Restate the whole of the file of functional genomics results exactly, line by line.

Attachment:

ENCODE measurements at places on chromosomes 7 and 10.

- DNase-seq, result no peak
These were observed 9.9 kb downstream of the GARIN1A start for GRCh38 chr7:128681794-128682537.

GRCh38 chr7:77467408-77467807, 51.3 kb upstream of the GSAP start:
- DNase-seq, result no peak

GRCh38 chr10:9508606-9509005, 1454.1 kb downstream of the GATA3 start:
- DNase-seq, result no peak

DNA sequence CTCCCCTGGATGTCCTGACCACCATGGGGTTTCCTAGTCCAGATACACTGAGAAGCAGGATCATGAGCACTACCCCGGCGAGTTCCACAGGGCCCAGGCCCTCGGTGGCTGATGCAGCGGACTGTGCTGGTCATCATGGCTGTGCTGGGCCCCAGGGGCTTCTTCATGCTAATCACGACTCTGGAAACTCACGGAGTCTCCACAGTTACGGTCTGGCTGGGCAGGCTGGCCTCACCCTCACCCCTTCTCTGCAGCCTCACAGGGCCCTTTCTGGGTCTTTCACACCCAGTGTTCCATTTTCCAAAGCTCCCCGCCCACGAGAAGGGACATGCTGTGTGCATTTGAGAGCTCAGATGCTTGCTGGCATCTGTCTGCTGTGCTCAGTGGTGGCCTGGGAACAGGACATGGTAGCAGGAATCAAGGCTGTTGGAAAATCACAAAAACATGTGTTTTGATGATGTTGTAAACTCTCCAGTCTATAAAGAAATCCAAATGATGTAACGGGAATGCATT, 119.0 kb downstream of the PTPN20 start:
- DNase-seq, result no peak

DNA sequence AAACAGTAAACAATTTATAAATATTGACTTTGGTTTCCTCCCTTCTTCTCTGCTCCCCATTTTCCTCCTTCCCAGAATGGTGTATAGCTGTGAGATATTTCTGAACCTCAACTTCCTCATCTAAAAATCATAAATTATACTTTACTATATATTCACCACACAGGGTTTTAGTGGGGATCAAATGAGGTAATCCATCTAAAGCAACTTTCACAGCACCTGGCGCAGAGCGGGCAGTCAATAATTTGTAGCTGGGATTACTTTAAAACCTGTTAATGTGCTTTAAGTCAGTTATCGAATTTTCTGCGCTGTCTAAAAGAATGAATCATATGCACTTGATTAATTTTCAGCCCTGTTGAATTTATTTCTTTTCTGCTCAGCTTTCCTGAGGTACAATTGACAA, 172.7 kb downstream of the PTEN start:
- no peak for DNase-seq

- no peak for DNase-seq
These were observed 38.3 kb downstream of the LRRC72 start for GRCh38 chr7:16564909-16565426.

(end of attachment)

ENCODE measurements at places on chromosomes 7 and 10.

- DNase-seq, result no peak
These were observed 9.9 kb downstream of the GARIN1A start for GRCh38 chr7:128681794-128682537.

GRCh38 chr7:77467408-77467807, 51.3 kb upstream of the GSAP start:
- DNase-seq, result no peak

GRCh38 chr10:9508606-9509005, 1454.1 kb downstream of the GATA3 start:
- DNase-seq, result no peak

DNA sequence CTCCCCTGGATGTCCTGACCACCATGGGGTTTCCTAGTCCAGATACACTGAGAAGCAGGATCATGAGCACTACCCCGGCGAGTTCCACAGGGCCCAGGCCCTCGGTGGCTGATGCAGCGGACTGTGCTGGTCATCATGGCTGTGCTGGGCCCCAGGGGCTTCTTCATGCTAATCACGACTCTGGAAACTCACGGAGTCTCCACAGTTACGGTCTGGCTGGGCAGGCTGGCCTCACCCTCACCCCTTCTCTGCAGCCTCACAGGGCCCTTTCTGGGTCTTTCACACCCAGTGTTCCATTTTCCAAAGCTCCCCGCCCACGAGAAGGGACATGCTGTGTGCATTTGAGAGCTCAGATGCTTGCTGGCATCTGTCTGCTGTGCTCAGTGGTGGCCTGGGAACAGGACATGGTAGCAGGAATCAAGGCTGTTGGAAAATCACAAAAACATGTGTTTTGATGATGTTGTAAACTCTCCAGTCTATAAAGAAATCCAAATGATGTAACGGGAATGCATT, 119.0 kb downstream of the PTPN20 start:
- DNase-seq, result no peak

DNA sequence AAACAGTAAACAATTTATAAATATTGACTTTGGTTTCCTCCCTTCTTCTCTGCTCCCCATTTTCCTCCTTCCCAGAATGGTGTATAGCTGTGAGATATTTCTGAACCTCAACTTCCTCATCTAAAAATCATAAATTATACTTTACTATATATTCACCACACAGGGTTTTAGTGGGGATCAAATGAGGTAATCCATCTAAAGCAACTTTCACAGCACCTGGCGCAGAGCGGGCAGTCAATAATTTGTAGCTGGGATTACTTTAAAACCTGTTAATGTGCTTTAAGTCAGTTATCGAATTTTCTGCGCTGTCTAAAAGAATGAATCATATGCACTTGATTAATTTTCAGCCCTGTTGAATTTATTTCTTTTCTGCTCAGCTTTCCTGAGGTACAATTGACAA, 172.7 kb downstream of the PTEN start:
- no peak for DNase-seq

- no peak for DNase-seq
These were observed 38.3 kb downstream of the LRRC72 start for GRCh38 chr7:16564909-16565426.